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J Pediatr. 1979 Aug;95(2):298-304.

Blood pressure in a high school population. II. Clinical profile of the juvenile hypertensive.

Abstract

One-hundred-fourteen hypertensive high school students were evaluated to determine whether a distinctive clinical profile could be identified; 71 normotensive students served as controls. Selected blood chemistry determinations, urinalysis, and chest roentgenograms were done to help rule out secondary causes of hypertension. Left ventricular function was assessed by echocardiography and systolic time intervals. The hemodynamic response to exercise was also evaluated. A significant number of the subjects 14 to 18 years of age with persistent systolic and/or diastolic pressure 1.65 SD above the mean for age and sex showed the following: obesity; elevated serum triglyceride concentration; basilar hypertrophy by electrocardiogram/vectorcardiogram; electromechanical systole and pre-ejection period shorter, and the ratio of the pre-ejection period over the left ventricular ejection time lower, than mean for age and sex as determined by systolic time intervals; volume indices depressed and cardiac contractile functions elevated as determined by echocardiography; higher blood pressure at start of exercise stress test and higher peak systolic and diastolic pressures during test, and a slower return of heart rate to base line level after the test. The above findings should be useful in following the course of a young individual with essential hypertension and may provide a means of evaluating therapeutic intervention.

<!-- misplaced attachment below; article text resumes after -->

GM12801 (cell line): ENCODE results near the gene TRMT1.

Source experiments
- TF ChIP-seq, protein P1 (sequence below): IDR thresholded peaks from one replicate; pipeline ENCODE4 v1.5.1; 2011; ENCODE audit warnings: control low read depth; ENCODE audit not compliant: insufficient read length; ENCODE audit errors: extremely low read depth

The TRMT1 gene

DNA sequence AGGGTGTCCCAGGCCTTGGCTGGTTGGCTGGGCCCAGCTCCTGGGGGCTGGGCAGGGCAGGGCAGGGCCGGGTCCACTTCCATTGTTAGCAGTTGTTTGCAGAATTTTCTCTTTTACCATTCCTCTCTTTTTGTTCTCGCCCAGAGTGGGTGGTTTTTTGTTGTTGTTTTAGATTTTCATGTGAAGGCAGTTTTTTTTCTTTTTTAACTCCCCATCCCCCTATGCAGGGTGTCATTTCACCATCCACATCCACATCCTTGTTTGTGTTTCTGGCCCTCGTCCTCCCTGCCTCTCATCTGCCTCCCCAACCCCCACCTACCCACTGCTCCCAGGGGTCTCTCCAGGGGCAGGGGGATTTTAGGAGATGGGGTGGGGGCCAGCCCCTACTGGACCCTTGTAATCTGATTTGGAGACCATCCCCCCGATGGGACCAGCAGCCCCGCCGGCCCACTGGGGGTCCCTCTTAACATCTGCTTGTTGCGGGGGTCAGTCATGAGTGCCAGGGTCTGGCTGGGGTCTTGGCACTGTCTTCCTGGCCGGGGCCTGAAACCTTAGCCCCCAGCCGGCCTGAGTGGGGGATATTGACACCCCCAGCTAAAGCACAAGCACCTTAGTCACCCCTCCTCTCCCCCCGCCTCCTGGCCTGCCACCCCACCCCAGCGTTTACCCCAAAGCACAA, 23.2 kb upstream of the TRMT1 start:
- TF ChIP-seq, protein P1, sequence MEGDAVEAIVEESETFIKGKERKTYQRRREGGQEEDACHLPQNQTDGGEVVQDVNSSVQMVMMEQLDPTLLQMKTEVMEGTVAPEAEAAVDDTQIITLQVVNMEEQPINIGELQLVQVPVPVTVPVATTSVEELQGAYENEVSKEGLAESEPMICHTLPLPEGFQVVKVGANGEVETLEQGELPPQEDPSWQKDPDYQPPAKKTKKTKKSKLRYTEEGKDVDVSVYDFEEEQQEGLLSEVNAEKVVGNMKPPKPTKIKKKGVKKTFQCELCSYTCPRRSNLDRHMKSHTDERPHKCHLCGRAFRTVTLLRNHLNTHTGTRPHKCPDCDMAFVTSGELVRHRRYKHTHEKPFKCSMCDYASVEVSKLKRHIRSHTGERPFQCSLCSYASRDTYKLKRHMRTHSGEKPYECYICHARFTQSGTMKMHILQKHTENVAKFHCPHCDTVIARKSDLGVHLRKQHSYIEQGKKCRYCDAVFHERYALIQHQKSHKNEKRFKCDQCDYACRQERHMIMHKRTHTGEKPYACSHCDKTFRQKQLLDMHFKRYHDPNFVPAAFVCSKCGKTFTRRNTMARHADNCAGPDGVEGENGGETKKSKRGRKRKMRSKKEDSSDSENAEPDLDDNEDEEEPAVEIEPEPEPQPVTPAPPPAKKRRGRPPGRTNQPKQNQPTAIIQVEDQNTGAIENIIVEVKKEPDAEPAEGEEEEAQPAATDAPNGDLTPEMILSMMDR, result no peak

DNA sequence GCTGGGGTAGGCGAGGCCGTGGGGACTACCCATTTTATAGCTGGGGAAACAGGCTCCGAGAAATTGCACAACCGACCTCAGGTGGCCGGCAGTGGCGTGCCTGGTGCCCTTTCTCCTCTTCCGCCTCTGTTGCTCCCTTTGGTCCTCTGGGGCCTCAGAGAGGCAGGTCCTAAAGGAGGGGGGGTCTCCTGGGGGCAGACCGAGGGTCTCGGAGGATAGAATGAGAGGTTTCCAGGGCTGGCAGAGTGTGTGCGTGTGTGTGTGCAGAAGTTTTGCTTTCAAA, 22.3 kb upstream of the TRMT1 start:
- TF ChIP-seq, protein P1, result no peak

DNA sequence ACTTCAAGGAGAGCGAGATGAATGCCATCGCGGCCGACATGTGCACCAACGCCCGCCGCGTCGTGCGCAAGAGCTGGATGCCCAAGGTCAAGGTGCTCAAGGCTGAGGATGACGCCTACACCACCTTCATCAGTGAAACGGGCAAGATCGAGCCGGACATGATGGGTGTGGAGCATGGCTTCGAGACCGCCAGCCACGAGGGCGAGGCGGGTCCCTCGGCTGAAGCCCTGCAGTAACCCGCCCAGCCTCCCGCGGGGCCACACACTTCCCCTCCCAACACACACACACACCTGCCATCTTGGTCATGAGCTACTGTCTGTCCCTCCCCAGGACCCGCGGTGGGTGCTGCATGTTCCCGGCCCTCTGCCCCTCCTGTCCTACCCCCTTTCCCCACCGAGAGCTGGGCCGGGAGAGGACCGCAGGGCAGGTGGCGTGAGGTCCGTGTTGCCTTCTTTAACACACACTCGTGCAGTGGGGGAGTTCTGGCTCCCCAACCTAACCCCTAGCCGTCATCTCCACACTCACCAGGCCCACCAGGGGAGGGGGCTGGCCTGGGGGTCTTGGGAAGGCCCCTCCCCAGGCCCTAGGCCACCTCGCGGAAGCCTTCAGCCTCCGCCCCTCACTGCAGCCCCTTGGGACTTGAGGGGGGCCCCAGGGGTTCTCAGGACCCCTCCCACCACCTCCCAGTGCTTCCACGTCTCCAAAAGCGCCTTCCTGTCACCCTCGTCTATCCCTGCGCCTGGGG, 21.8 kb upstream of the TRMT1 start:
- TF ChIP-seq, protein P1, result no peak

[Indexed for MEDLINE]

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